In this podcast, Paul talks with Larry Korn in Ashland, Oregon. Larry was an intern for Masanobu Fukuoka for several years and did the translation for One Straw Revolution.
Larry begins by talking about the time that Bill Mollison (the inventor of permaculture) first met Fukuoka. He also relays the stories of Fukuoka’s experiences in the USA. Larry said he was quite shocked by agriculture in America and how so many people were so disconnected with nature. He discusses how Fukuoka experienced problems with his family understanding his vision. Like most people at the time, they thought he was pretty crazy and wanted to live just a normal Japanese village life.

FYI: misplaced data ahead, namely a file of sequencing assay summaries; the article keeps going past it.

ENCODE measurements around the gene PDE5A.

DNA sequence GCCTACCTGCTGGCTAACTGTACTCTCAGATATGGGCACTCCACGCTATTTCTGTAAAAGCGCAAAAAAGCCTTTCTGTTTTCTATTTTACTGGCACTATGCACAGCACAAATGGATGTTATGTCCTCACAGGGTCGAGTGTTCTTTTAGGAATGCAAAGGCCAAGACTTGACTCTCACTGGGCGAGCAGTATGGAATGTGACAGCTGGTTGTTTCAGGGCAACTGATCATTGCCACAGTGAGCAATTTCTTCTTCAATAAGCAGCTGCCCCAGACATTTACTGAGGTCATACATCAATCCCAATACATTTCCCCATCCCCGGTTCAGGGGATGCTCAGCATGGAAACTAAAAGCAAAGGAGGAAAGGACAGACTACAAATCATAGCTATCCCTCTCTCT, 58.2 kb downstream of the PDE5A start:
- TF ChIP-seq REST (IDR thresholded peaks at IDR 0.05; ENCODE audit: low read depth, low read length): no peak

Paul and Larry spend some time discussing the differences between natural farming, organic farming, and conventional farming. They touch upon how each of these have radically different relationships with nature. Paul then talks a bit about how Fukuoka and Sepp Holzer’s works are so similar. They then get into the details of growing trees from seeds and how Fukuoka felt about it. Spoiler, he loves it. Larry emphasizes how Fukuoka tried to let nature communicate with him rather than using his human mind to make decisions in agriculture.
Larry conveys Fukuokas position on lawns, apple trees, rice, seed balls, desert, agriculture, building soil, feed the world, organic farming, pruning, Sepp Holzer, burdock, dandelion, daikon radish, buckwheat, mustard, white clover, compost, chop and drop, tomatoes, peppers, eggplants, grapes, squash, chickens and much, much more.
You can discuss this podcast on this thread at Permies.
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